Resistance bands. It’s virtually impossible to visit a trainer or physical therapist these days without returning home clutching one or two. When I separated my shoulder years ago in a bike crash, I strapped one around the door handle and spent hours using it to regain my shoulder adduction. When I tore my acl skiing, I hooked one around a table leg and my own leg to help restore my quad strength by pulling against it as I straightened my leg. When I briefly courted the idea of being able to do a pullup, I used resistance bands thrown over the pullup bar to mimic the pulling down action.
They come in all shapes and sizes these days and they’ve gone from being an old people workout tool to a pretty well-respected means of training. But do resistance band workouts really work? It’s a common question, and one that we can answer with a look at research into the subject. Read on for the benefits of resistance band training, and some tips for getting started.
Do resistance band workouts really work?
Because we tend to associate workouts with pumping huge amounts of iron, deadlifting your own body weight and swinging kettlebells around, if you haven’t tried working out with resistance bands, they can look a bit, well, meek in comparison. But a 2019 review of studies on resistance band training found that doing so produces similar results to other resistance training.
Resistance training is what we generally term 'weight lifting', and applies to any training where you perform a lift, push or pull against resistance. That resistance can be created by adding load, via a heavy dumbbell or an elastic band. So according to the research, resistance band workouts can be on a par with working out with dumbbells, barbells, kettlebells or any other bells you might find at the gym, assuming you’re approaching your training in the right way. If you're looking for a new means of cross training for the days when you're giving your running shoes a rest, or an alternative to weight lifting, you might want to consider resistance band workouts.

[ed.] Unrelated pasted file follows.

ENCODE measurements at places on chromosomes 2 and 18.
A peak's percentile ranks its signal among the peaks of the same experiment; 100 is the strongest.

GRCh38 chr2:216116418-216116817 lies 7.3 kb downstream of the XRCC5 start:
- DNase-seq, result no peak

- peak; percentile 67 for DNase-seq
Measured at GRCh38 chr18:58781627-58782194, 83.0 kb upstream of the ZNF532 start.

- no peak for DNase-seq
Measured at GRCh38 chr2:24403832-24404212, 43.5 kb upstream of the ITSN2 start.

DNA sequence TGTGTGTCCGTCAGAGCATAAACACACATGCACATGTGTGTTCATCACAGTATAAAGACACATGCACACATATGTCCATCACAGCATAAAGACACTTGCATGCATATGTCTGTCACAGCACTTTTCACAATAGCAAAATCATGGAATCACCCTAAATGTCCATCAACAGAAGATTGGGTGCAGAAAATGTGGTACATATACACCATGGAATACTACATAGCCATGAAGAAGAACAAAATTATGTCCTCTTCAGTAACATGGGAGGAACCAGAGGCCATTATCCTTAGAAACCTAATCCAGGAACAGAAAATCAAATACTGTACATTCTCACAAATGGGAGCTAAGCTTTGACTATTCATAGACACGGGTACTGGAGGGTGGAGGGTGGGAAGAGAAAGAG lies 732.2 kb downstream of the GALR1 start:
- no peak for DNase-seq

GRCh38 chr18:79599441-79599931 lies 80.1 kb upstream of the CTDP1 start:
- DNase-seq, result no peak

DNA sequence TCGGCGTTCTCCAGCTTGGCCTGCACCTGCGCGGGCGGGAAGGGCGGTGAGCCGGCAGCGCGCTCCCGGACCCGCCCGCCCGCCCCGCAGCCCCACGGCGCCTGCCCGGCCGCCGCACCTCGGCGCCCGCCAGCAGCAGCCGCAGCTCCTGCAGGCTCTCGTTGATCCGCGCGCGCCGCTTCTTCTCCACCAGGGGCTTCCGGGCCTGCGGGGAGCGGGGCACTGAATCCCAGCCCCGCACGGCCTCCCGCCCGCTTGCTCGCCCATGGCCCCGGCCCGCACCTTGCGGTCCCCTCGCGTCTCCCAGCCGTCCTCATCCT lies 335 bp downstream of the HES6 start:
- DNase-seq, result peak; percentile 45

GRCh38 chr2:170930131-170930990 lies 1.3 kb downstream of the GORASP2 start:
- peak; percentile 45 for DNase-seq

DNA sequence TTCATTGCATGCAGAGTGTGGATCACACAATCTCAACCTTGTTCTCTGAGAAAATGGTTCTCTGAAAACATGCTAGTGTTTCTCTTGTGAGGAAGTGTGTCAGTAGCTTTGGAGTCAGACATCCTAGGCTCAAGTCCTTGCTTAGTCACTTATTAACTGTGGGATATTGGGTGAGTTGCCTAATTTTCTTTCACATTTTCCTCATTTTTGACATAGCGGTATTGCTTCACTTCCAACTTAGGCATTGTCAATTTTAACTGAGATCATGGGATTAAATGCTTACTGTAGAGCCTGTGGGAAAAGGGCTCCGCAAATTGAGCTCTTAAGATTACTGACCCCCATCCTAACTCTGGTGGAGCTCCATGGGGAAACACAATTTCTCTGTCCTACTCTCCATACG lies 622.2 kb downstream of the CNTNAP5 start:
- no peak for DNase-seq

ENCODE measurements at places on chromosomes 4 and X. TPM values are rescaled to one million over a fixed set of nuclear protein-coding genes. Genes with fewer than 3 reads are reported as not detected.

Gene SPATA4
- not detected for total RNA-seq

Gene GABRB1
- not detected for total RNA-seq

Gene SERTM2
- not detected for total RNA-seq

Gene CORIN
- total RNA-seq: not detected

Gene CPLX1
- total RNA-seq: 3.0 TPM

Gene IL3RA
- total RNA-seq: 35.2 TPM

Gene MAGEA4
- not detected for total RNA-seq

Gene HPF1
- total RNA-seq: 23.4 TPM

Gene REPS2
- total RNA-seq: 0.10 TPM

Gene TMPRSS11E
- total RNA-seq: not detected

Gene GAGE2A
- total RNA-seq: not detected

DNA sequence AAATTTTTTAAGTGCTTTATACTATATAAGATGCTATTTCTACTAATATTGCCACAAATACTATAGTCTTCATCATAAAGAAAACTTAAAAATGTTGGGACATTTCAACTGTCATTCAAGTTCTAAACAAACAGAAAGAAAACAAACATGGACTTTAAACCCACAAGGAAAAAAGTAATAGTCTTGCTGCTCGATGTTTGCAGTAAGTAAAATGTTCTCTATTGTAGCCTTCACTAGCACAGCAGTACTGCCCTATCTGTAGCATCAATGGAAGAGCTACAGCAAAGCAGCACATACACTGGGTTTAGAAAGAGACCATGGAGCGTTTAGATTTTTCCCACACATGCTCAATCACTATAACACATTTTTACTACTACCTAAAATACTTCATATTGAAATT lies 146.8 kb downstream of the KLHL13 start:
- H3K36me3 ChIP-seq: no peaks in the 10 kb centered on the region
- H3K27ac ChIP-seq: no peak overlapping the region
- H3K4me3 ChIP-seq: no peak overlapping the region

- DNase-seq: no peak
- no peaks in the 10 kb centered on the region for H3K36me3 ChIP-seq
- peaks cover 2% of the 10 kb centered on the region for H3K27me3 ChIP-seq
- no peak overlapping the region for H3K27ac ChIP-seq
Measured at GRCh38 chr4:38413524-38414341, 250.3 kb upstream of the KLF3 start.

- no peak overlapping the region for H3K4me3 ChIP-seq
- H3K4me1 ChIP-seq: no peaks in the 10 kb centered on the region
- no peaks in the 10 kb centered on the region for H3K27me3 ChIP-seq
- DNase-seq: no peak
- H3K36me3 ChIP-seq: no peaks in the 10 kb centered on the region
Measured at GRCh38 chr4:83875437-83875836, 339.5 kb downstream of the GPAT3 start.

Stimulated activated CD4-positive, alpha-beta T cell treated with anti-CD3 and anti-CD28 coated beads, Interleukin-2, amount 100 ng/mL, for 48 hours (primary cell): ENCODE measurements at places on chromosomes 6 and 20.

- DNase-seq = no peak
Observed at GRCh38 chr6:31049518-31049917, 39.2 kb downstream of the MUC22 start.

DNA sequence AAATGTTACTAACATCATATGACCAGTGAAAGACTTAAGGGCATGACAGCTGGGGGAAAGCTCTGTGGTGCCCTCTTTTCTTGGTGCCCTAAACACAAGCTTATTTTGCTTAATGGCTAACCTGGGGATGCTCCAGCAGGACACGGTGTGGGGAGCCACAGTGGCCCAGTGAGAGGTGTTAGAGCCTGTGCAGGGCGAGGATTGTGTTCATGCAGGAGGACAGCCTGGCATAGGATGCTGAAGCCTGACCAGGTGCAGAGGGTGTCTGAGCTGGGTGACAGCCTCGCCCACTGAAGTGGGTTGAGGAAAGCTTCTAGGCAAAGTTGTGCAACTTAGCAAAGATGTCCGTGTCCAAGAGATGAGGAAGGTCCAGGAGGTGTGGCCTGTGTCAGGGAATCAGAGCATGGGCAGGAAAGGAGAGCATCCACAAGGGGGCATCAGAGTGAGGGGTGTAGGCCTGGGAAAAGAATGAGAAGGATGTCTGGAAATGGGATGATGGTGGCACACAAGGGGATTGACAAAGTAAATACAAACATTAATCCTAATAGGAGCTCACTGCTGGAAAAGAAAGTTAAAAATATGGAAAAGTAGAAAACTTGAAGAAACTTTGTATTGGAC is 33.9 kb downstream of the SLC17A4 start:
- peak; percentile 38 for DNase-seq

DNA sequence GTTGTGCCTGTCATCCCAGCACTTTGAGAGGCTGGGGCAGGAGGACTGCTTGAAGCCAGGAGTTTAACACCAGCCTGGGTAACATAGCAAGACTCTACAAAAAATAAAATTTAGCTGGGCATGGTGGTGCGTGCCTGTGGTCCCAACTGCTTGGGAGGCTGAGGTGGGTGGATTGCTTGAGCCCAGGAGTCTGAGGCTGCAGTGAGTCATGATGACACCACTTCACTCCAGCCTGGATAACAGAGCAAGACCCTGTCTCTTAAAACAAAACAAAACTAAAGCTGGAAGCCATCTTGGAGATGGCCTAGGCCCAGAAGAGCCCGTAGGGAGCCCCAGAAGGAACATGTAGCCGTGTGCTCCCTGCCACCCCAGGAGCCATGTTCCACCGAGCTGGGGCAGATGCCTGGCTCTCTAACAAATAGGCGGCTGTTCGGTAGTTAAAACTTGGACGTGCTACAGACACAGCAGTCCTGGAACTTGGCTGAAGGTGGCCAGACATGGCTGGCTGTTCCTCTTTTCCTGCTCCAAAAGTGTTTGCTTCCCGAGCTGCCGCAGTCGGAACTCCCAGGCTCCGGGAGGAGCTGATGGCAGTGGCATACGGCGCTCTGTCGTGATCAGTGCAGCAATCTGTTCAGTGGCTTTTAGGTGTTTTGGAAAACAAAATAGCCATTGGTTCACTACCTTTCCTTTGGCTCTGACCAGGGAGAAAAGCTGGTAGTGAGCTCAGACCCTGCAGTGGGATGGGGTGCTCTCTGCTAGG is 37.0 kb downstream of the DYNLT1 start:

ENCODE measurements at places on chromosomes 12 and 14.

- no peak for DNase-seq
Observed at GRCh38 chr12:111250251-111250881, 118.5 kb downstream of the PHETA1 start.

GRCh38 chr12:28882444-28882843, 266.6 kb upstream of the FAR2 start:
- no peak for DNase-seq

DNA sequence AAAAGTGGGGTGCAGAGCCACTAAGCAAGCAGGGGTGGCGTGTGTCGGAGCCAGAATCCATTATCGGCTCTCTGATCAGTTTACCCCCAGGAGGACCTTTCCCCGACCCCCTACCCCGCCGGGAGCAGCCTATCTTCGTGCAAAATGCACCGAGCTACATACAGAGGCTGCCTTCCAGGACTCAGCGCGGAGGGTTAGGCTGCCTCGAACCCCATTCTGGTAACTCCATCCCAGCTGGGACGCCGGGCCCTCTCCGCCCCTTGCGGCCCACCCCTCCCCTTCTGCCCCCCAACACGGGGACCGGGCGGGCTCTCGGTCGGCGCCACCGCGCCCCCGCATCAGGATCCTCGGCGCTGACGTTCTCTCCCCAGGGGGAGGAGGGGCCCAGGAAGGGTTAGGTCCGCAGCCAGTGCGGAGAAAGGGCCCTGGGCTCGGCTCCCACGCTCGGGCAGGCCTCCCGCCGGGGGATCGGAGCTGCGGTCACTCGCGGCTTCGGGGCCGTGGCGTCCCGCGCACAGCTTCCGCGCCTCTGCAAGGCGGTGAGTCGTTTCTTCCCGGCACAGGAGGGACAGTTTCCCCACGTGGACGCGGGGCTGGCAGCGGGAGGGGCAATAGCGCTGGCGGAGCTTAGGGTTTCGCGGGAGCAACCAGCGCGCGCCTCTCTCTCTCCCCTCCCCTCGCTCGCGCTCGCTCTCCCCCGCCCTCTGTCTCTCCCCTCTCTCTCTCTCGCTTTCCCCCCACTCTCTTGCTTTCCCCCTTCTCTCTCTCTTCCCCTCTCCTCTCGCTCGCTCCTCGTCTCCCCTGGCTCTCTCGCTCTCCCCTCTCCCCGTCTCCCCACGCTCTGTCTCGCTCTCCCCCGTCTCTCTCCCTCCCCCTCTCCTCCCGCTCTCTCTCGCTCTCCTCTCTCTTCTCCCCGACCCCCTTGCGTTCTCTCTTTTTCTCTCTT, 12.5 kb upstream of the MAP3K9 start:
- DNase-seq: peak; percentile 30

Can you build muscle with resistance bands only?
Since studies show that resistance band workouts produce similar results to other weightlifting routines, you can expect to build some muscle using only resistance bands, as long as you’re using them effectively. Resistance bands can come in different types, from flat therapy bands to tubular bands with handles, and there are almost unlimited ways you can use them to build muscle.
For example, to build up your biceps, you can stand on a tubular band and bend your elbows to pull the handles up to your chest. To strengthen your outer hips (adductors), which almost all of us need to do, you can tie a therapy band around your thighs and crab walk around the house.
How much muscle you can build will depend on other factors, primarily genetics and hormones, but if building muscle is your goal, the key probably lies in working with a trainer to figure out which exercises and how many reps you need to be doing. To see progress, you’ll need to gradually increase the resistance, either through a stronger band or shortening the band, as your body adapts to the load.